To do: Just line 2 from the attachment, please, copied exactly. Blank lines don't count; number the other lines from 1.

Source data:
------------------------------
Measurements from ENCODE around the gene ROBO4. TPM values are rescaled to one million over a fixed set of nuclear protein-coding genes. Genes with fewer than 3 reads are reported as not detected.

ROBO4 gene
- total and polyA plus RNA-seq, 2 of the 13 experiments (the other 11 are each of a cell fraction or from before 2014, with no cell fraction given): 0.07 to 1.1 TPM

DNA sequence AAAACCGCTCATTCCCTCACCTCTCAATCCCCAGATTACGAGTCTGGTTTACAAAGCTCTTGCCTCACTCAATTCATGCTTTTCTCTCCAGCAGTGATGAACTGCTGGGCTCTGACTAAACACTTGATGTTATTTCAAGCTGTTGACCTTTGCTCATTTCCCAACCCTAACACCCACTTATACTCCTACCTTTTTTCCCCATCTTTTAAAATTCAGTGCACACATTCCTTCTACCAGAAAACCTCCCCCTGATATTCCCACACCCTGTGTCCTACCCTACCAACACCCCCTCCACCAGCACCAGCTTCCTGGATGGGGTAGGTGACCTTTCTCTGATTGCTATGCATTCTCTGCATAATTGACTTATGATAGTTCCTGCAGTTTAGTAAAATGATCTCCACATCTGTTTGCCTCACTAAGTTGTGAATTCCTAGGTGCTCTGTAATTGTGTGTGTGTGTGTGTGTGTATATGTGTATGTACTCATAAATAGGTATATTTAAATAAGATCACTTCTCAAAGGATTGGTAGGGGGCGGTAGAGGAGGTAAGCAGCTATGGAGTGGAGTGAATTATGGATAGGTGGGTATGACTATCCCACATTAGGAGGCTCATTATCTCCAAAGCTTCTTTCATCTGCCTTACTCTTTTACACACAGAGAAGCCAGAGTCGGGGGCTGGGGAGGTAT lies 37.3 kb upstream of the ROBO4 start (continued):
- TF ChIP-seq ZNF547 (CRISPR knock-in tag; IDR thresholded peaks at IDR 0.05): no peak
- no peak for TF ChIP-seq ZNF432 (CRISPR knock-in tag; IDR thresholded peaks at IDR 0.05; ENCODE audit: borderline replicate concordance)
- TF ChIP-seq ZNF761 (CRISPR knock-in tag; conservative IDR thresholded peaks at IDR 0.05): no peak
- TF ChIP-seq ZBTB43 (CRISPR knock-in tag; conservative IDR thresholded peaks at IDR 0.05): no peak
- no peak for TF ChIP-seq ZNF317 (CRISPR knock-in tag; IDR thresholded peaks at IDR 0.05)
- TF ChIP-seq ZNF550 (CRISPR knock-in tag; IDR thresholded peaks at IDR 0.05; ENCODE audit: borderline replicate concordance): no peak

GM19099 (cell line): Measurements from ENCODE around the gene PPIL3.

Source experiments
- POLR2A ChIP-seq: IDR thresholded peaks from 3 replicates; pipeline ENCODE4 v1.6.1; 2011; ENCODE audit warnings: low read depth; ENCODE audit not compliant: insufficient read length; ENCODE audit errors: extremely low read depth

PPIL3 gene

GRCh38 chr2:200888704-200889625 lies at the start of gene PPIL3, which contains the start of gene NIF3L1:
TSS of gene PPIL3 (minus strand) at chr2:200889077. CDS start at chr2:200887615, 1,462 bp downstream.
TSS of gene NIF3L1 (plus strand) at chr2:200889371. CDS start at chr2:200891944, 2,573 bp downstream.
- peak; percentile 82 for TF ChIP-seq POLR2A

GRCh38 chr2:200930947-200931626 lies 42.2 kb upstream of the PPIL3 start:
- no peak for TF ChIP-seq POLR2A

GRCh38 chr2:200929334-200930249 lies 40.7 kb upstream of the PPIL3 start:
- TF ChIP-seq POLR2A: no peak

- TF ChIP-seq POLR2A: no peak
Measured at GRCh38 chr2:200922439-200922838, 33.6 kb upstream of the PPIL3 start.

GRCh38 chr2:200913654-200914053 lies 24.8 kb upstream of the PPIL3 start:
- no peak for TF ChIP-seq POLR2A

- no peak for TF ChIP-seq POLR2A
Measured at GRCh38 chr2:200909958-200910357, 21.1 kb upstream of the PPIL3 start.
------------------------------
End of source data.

ROBO4 gene